An Introduction and the Exploitation of The Danish Girl

Film has been a positive force in my life for a long time now.  After a childhood growing up in a largely film ignorant family, I’ve spent the past decade falling in love with the art, and it has become a pillar in my life.  I find that I’m always at my happiest when I can discuss movies with my friends.  Though, I also find that my tastes are isolating towards many of my friends however.  My love of the arthouse/ avant-garde and distaste of mid-brow popcorn flicks leaves me in a curious position for discussing my passion with those around me.

And then there’s my recent history.  I’m in the process of transitioning as a transgender woman, and it’s been consuming the majority of my mental capacity.  While I’ve been blogging about that separately, I’ve found that film has been my one remaining distraction, a welcome reprieve from my otherwise engulfing uncertainty.  I need an outlet to discuss my passion in this turbulent time.  And that brings me here.  While I’ve tried and failed at film blogging before, I’m hoping that the writing routine that I’ve developed in my other blog will help me succeed.

What am I going to write about?  I don’t want to pigeon-hole myself too much into any one plan.  I want to write about a variety of things, both new releases, and older films. In addition to just writing standard reviews, on occasion, I want to look at films from various critical viewpoints.  Specifically, I believe that the transgender community is both under and poorly represented in the world of film.  While I have no right or ability to speak on behalf of the entire transgender community, I hope that my specific life situation can shed some interesting light on these topics.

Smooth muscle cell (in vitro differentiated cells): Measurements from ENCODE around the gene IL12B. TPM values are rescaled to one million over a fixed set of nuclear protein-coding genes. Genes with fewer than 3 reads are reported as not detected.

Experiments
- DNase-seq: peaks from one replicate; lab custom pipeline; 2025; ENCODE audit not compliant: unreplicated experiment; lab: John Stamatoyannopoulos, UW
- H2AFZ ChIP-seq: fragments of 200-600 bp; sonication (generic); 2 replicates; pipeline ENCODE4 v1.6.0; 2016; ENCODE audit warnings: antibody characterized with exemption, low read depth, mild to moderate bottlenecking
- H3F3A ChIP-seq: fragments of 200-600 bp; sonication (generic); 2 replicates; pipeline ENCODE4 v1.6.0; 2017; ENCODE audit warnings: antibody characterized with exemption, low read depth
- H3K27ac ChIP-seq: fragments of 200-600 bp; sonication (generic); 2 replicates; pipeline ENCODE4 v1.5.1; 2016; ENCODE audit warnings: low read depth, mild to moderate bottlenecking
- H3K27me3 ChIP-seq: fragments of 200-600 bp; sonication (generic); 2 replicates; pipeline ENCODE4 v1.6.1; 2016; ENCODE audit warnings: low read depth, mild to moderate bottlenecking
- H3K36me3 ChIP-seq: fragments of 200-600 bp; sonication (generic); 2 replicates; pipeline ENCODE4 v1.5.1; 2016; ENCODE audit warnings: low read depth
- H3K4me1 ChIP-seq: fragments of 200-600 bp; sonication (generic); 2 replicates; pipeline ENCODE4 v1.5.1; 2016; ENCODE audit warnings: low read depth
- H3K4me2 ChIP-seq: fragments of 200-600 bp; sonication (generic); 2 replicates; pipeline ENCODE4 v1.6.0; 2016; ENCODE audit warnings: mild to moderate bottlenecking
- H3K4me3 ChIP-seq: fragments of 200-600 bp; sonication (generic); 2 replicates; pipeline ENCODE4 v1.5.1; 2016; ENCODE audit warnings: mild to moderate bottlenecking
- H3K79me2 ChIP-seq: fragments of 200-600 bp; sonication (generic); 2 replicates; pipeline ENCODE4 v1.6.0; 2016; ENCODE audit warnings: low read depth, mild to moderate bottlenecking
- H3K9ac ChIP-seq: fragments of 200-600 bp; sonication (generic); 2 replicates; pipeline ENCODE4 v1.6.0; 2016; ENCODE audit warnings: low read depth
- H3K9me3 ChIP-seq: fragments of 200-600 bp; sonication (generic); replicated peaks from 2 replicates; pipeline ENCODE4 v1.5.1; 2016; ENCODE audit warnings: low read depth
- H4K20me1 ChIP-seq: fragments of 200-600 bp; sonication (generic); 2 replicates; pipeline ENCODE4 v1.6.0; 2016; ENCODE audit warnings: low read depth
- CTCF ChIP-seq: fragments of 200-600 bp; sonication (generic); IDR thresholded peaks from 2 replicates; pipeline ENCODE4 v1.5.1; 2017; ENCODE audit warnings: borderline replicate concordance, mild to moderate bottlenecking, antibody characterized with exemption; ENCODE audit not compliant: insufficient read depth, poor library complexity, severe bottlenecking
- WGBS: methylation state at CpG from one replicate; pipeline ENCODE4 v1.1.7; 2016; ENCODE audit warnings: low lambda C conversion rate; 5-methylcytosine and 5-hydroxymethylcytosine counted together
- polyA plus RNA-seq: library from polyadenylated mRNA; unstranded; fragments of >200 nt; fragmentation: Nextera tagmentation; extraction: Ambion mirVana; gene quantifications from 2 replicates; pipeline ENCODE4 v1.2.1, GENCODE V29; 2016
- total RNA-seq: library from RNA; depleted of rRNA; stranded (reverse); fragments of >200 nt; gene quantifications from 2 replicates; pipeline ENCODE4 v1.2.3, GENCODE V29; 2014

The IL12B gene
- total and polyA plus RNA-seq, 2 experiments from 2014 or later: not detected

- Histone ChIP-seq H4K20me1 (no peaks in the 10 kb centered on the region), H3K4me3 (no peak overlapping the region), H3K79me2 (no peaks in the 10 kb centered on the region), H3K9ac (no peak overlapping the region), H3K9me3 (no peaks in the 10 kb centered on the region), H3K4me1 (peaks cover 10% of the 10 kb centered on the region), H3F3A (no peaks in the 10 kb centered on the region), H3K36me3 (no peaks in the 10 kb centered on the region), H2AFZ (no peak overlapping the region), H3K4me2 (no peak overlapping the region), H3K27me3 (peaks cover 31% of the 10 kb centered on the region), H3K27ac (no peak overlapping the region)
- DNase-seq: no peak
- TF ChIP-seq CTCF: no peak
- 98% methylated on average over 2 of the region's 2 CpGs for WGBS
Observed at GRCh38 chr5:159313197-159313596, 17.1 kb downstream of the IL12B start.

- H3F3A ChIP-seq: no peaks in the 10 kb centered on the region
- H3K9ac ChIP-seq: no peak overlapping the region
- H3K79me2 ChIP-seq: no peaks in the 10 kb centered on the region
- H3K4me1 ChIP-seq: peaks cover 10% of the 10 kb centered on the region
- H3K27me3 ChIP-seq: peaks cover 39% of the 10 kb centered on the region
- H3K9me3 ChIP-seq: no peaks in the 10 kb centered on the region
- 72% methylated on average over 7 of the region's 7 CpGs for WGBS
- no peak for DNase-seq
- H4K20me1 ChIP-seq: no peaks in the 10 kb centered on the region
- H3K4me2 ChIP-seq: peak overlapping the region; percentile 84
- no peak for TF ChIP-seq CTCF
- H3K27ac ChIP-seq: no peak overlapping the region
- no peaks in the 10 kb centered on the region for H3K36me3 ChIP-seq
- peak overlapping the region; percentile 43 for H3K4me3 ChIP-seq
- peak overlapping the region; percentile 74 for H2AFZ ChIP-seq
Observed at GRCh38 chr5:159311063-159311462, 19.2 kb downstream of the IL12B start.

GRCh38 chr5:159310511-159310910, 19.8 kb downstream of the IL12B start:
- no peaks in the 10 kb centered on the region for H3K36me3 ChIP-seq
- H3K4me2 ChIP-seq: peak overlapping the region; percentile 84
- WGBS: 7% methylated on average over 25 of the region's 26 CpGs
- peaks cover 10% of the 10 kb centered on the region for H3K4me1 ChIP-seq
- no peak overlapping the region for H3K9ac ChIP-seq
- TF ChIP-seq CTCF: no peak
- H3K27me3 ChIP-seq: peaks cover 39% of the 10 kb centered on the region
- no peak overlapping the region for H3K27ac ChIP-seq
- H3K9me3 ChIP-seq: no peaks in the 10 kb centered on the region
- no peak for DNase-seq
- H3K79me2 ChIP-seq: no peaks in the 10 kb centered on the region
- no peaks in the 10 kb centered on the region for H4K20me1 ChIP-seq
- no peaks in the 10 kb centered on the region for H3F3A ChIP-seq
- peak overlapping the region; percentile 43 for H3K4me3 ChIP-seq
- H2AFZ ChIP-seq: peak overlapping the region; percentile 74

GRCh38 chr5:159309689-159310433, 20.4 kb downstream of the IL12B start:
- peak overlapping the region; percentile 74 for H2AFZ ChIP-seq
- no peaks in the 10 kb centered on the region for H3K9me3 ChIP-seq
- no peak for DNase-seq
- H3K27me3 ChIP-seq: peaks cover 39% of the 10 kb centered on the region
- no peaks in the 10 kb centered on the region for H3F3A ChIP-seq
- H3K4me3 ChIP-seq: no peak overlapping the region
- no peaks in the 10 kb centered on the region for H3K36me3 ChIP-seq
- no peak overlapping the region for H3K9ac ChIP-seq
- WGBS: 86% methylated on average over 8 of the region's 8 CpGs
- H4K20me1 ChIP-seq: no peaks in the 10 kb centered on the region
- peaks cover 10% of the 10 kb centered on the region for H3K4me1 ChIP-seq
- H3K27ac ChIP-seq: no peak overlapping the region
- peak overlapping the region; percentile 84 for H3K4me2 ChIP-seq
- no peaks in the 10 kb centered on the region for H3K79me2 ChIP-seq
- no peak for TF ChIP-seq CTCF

Danish Girl

With those goals in mind, I want to focus on my first film: The Danish Girl.  I had high hopes for The Danish Girl when I first saw trailers months ago.  Eddie Redmayne was excellent portraying Steven Hawking in The Theory of Everything last year, and I hoped he would bring the same sense of knowledge and compassion to Lili Elbe.  What we got instead was a melodramatic film by cis people, staring cis people, and for cis people.

The revelation shots of Redmayne trying on stockings or pressing his breasts together in order to approximate cleavage reeked of exploitation.  There seems to be an obsession with this created point of revelation, though by the screenplay’s own admission Lili had always been there.  The extended revelation scenes were purely inserted as an artificial metamorphosis so that the cis community can view and isolate the moment where she “became” Lili.  After embracing and committing to herself, the screenplay doesn’t attempt to invoke sympathy for Lili as she undergoes an emotionally devastating transition, but instead focuses on the burden that her transition rests on her wife Gerda.  While Gerda’s life is put under an unreasonable amount of stress by the circumstances, the demonization of Lili for “putting her through it” only does more to demonize transgender people and depict them as selfish.

The primary redeeming quality to The Danish Girl is Alicia Vikander’s remarkable performance as Gerda Wegener.  She convincingly depicts the struggle in balancing the loss of her husband and compassion to support her friend.  Her confusion and frustration feel real and appropriate given the scenario in which she finds herself.  Redmayne in contrast plays into the exploitation.  The showy nature in which Redmayne portrays the transformation from Einar to Lili is nothing more than an act attempting to portray something that he does not understand with the dangerous assumption that more acting is better.

In the end, Vikander’s commendable attempts to portray the true emotions of a difficult point in Gerda’s life are lost in the poor screenplay and over acting of her co-lead.  The Danish Girl feels like nothing more than a cash grab; counting on a combination of Redmayne’s recent Oscar success and the public’s recent awareness of the transgender movement due to Caitlyn Jenner’s popularity to sell tickets without respecting the source material or group of people that they depict.